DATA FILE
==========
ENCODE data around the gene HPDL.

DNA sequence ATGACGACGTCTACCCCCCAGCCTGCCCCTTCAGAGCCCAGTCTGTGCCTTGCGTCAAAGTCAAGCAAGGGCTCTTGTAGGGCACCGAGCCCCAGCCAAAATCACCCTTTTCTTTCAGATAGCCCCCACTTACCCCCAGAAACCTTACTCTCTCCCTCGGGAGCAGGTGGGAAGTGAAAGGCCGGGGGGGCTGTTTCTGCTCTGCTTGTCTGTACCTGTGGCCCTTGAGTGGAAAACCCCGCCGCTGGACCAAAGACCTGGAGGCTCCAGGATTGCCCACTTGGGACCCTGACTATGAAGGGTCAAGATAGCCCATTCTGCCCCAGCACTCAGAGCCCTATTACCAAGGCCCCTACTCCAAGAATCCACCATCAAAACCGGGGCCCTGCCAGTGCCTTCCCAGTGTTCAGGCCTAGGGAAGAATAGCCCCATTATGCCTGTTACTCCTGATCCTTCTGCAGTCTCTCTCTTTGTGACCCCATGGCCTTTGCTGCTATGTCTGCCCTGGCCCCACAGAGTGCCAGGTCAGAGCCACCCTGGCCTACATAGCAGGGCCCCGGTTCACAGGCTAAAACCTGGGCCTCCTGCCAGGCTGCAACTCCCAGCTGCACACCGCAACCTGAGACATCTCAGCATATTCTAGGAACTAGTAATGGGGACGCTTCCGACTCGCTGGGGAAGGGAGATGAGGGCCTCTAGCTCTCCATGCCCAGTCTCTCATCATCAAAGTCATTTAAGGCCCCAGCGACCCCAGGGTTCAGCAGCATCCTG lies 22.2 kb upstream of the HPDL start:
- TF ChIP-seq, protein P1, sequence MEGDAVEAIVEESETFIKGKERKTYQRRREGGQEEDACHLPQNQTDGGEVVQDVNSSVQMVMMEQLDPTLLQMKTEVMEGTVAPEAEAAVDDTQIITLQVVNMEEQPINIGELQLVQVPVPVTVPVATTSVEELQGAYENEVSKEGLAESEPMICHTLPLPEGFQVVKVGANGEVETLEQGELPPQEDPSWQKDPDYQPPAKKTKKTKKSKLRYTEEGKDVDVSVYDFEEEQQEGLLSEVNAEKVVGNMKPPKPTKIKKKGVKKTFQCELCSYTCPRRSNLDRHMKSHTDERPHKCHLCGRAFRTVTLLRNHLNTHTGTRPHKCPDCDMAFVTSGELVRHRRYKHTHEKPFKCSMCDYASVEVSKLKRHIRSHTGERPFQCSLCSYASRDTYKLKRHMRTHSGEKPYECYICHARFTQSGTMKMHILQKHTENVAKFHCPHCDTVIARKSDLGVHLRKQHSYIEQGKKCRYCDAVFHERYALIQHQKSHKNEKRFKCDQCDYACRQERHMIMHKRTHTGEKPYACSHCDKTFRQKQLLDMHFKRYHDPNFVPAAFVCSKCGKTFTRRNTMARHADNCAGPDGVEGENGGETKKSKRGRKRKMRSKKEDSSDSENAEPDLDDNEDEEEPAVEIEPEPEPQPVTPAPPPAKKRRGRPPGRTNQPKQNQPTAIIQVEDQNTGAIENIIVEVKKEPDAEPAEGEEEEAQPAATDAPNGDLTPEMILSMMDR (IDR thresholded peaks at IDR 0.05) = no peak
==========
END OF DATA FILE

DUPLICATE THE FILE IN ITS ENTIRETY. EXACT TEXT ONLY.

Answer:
ENCODE data around the gene HPDL.

DNA sequence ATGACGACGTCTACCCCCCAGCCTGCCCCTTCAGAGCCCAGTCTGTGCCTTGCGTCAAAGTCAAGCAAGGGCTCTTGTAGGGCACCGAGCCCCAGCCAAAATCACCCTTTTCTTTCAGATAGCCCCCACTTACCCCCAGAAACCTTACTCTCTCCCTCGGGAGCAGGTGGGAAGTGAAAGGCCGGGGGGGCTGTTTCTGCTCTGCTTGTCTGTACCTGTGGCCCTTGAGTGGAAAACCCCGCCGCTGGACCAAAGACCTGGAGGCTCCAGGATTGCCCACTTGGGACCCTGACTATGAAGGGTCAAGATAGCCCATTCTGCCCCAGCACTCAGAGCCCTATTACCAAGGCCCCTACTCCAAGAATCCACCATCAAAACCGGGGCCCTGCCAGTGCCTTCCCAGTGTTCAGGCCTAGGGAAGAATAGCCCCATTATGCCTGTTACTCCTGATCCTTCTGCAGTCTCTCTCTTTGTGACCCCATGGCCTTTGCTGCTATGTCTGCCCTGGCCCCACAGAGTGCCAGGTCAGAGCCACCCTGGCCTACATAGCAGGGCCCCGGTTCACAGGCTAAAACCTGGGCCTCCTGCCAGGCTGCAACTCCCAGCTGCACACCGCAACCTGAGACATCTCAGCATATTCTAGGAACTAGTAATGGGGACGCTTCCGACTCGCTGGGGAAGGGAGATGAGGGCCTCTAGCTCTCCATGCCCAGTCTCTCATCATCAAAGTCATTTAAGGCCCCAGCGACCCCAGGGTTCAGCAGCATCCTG lies 22.2 kb upstream of the HPDL start:
- TF ChIP-seq, protein P1, sequence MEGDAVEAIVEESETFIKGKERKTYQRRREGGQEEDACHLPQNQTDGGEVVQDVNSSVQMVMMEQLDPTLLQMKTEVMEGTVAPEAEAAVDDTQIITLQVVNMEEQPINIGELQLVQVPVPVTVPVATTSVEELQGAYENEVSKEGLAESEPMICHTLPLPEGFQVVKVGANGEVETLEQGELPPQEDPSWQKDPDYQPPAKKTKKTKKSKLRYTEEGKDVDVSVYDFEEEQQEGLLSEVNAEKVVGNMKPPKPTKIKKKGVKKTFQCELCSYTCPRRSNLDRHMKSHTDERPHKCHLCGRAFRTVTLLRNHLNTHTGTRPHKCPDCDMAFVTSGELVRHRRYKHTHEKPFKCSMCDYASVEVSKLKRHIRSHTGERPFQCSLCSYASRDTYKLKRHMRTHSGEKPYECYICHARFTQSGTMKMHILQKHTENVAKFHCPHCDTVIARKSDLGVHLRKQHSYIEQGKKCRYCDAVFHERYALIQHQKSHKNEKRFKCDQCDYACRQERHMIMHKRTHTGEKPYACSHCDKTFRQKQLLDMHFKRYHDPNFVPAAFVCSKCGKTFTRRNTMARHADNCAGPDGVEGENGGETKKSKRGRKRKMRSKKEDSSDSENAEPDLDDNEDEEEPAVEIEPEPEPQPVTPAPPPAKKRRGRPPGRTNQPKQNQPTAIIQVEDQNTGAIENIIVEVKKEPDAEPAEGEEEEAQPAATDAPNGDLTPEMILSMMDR (IDR thresholded peaks at IDR 0.05) = no peak